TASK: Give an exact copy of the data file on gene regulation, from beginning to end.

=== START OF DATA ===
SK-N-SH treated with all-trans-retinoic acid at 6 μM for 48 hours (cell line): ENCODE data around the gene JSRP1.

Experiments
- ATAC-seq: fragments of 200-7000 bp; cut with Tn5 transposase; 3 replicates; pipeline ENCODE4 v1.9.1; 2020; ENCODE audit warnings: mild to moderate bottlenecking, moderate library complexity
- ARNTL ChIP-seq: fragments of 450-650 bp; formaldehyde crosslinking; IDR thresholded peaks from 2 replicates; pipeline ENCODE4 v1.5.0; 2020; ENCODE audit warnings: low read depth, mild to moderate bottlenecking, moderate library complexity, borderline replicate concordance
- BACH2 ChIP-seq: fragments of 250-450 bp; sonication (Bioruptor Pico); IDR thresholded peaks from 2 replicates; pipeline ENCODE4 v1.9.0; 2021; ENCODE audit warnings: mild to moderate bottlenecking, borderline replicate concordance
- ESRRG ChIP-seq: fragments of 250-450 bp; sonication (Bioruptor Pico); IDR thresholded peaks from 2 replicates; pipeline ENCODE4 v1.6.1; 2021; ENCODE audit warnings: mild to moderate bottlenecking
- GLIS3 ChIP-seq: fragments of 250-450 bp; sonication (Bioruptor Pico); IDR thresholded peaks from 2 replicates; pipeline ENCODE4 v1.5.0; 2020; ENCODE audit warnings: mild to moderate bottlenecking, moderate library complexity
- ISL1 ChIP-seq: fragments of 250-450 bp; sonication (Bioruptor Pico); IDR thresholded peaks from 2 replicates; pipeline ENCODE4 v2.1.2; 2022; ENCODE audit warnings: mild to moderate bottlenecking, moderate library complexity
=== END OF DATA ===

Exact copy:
SK-N-SH treated with all-trans-retinoic acid at 6 μM for 48 hours (cell line): ENCODE data around the gene JSRP1.

Experiments
- ATAC-seq: fragments of 200-7000 bp; cut with Tn5 transposase; 3 replicates; pipeline ENCODE4 v1.9.1; 2020; ENCODE audit warnings: mild to moderate bottlenecking, moderate library complexity
- ARNTL ChIP-seq: fragments of 450-650 bp; formaldehyde crosslinking; IDR thresholded peaks from 2 replicates; pipeline ENCODE4 v1.5.0; 2020; ENCODE audit warnings: low read depth, mild to moderate bottlenecking, moderate library complexity, borderline replicate concordance
- BACH2 ChIP-seq: fragments of 250-450 bp; sonication (Bioruptor Pico); IDR thresholded peaks from 2 replicates; pipeline ENCODE4 v1.9.0; 2021; ENCODE audit warnings: mild to moderate bottlenecking, borderline replicate concordance
- ESRRG ChIP-seq: fragments of 250-450 bp; sonication (Bioruptor Pico); IDR thresholded peaks from 2 replicates; pipeline ENCODE4 v1.6.1; 2021; ENCODE audit warnings: mild to moderate bottlenecking
- GLIS3 ChIP-seq: fragments of 250-450 bp; sonication (Bioruptor Pico); IDR thresholded peaks from 2 replicates; pipeline ENCODE4 v1.5.0; 2020; ENCODE audit warnings: mild to moderate bottlenecking, moderate library complexity
- ISL1 ChIP-seq: fragments of 250-450 bp; sonication (Bioruptor Pico); IDR thresholded peaks from 2 replicates; pipeline ENCODE4 v2.1.2; 2022; ENCODE audit warnings: mild to moderate bottlenecking, moderate library complexity